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April 6, 2023

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Chronic insomnia disorder is costing the UK economy up to £34 billion a year, research has revealed

New research has revealed that chronic insomnia disorder (CID) is costing the UK economy up to £34 billion a year. 

The report by research institute RAND Europe also suggests working days lost to CID result in an overall cost to UK GDP of 1.31% in lost productivity per year.

It estimates the total wellbeing costs of insomnia in the UK could be close to £17.7billion.

Marco Hafner, study co-author and RAND Europe research advisor, said: “This new research lays bare the significant personal and economic impacts that the inadequate management of sleep conditions such as chronic insomnia disorder is having in the UK.
“Our findings point to the need for more timely diagnosis and management of insomnia to improve outcomes for patients and deliver better economic outcomes for the UK.
“This could include incorporating insomnia screening within routine clinic visits and enabling access to evidence-based, affordable, and cost-effective treatments for chronic insomnia.”

CID is a persistent medical condition that impacts a person’s ability to fall or stay asleep for at least three nights per week for at least three months.

In a recent survey of UK insomnia sufferers over 80% of respondents reported that their condition impacted their performance at work along with their ability to concentrate and maintain stress levels.
The findings show that in the UK, CID is associated with approximately 11 to 18 days of absence from work, 39 to 45 days of working whilst sick, and 44 to 54 days of overall productivity loss annually.

The ‘serious toll’ of insomnia 

Poor management of sleep disorders such as CID is also associated with an increased risk of motor vehicle accidents, falls, and costly workplace errors.

Kevin Bampton, CEO, British Occupational Hygiene Society, said: “Ensuring the health of our workforce is fundamental to building economic growth, and these new findings highlight what a critical impact sleep conditions like chronic insomnia disorder can have on this.
“Recent years have shown the difference employers can make to protecting the health of their workforce by implementing preventative measures.
“Elevating the importance of sleep health and supporting employees to achieve the restorative sleep they need not only supports the health of workers, but has the potential to improve productivity, to the benefit of all.”

 Findings also highlight the serious toll that insomnia places on quality of life and wellbeing.

A monetary valuation approach Wellbeing-adjusted Life Year (WELLBY) showed those affected by CID were willing to trade on average an estimated 14% of their annual per-capita household income to recuperate the wellbeing loss associated with the condition.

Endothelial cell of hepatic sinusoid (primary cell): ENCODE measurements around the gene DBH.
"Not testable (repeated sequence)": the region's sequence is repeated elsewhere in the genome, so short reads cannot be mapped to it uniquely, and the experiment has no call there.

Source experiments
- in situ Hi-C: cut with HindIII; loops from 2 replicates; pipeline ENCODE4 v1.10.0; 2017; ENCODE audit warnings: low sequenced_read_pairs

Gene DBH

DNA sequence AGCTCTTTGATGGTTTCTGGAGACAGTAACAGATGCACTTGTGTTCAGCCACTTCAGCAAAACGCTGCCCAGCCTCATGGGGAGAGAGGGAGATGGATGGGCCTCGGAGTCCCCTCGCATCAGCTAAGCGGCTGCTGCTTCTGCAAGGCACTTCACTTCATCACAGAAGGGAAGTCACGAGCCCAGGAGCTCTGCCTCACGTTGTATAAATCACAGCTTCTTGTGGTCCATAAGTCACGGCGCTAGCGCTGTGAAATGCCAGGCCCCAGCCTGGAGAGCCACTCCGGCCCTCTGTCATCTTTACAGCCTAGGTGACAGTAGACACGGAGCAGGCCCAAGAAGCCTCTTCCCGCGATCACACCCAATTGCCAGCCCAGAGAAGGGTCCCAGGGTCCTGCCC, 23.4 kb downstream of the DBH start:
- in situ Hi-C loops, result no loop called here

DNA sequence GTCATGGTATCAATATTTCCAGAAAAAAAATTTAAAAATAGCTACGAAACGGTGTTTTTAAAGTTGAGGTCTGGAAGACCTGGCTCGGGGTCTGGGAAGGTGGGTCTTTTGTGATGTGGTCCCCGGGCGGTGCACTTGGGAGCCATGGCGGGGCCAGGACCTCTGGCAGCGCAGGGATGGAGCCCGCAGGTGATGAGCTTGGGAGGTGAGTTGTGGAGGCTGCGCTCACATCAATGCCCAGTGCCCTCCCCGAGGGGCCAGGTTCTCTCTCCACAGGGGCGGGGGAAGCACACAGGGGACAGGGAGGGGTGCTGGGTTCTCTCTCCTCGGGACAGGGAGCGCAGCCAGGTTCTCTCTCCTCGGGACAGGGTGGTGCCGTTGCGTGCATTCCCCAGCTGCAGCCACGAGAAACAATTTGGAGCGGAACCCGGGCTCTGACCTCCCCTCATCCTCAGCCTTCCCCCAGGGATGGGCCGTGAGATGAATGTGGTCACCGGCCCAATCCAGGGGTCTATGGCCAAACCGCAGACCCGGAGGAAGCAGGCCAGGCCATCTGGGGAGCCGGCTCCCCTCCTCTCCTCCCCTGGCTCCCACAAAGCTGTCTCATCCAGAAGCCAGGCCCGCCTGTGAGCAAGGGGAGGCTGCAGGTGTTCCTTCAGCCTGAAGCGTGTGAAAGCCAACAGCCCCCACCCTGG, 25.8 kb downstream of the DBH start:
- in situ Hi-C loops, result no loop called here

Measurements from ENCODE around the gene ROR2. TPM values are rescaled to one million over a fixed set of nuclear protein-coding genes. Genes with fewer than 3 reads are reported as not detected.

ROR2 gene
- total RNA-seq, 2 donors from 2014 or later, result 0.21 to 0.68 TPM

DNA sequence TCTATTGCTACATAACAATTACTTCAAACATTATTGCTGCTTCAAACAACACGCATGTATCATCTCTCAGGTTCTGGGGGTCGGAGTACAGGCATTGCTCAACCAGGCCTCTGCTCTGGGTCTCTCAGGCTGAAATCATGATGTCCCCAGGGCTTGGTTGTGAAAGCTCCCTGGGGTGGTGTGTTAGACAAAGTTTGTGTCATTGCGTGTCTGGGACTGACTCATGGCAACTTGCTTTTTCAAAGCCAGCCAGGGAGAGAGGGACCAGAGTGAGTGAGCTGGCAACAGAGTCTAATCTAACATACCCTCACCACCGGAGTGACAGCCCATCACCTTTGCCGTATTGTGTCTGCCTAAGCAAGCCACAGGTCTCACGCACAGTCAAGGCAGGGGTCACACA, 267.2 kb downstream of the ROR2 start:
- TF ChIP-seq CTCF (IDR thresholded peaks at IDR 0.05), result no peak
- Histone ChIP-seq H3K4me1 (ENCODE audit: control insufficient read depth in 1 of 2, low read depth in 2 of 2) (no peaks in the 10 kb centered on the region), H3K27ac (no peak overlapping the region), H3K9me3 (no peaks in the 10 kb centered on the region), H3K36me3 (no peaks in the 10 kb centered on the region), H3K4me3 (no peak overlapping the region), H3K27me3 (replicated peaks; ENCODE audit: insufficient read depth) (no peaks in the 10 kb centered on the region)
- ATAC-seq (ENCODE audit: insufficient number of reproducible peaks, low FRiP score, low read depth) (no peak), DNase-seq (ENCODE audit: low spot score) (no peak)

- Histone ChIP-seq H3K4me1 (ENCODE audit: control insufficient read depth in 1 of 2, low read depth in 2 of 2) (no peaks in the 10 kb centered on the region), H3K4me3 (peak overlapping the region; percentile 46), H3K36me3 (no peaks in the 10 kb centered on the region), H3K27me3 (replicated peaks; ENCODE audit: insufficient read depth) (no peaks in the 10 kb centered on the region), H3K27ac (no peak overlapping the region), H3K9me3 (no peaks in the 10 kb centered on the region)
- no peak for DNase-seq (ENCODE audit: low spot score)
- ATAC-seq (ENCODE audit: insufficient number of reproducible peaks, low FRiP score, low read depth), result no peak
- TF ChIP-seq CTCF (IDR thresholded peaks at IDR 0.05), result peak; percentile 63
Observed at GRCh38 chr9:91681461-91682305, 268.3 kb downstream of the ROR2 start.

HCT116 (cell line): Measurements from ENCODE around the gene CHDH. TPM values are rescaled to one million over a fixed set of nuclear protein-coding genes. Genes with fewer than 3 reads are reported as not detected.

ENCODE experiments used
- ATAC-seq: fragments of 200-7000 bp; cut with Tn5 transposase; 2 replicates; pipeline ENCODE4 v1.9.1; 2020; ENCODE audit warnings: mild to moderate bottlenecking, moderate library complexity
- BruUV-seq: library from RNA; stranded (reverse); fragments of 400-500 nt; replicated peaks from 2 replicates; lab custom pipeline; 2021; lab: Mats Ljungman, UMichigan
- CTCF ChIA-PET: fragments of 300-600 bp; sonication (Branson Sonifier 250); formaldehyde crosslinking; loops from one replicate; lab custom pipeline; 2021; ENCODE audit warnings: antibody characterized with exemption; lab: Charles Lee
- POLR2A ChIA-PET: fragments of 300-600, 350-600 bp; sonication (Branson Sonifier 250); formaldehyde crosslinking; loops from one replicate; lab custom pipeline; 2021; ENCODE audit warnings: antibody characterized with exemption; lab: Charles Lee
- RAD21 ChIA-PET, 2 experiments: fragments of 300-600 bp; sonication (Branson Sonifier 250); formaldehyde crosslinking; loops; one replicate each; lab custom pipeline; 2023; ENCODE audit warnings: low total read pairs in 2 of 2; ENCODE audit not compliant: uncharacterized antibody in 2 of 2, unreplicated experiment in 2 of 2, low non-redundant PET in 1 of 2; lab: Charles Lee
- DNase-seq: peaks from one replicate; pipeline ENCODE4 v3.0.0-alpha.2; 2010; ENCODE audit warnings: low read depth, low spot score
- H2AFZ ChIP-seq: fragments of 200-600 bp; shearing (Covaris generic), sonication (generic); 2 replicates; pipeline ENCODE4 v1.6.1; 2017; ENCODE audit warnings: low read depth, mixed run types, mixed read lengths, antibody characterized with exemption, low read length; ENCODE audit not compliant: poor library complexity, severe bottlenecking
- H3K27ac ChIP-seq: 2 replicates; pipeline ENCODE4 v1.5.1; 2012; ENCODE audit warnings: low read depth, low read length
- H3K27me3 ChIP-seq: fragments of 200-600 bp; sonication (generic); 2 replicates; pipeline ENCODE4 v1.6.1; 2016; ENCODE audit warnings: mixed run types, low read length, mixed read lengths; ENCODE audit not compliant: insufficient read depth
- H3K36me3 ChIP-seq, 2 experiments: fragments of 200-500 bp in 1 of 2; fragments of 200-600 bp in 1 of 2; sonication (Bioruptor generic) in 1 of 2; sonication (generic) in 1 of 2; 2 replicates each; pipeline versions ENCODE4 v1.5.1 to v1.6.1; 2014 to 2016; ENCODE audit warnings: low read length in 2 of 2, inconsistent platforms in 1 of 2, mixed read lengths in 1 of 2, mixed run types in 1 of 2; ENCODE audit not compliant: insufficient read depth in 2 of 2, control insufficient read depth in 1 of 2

The report was funded by biopharmaceutical company Idorsia UK and bosses are now calling for greater global action to tackle the burden of CID and reduce its impacts on individuals, employers and society.

Recommendations for health leaders and clinicians include steps to help increase awareness of the importance of sleep, improve diagnosis and management of insomnia, and support optimal treatment.

Robert Moore, General Manager of Idorsia UK, said: “Though widely under-researched, sleep is an essential pillar for good physical and mental health. We welcome these clear recommendations from RAND Europe to help address the current burden of insomnia in the UK.
“Idorsia commits to working alongside other UK stakeholders to help increase public understanding of the benefits of quality, restorative sleep and provide solutions that improve both the identification and management of CID.”

What makes us susceptible to burnout?

In this episode  of the Safety & Health Podcast, ‘Burnout, stress and being human’, Heather Beach is joined by Stacy Thomson to discuss burnout, perfectionism and how to deal with burnout as an individual, as management and as an organisation.

We provide an insight on how to tackle burnout and why mental health is such a taboo subject, particularly in the workplace.


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Nigel Evelyn-dupree
Nigel Evelyn-dupree
1 year ago

Hardly surprising without a formal “Right to Disconnect” and knowingly acknowledging that an average ‘9’ hours or more a day on sub-optimally calibrated display screens to mitigate over-exposure by ‘5’ hours a day or more as “Sleep Procrastination” affects those likely to be classified as suffering “Presenteeism” on-line in education and the workplace.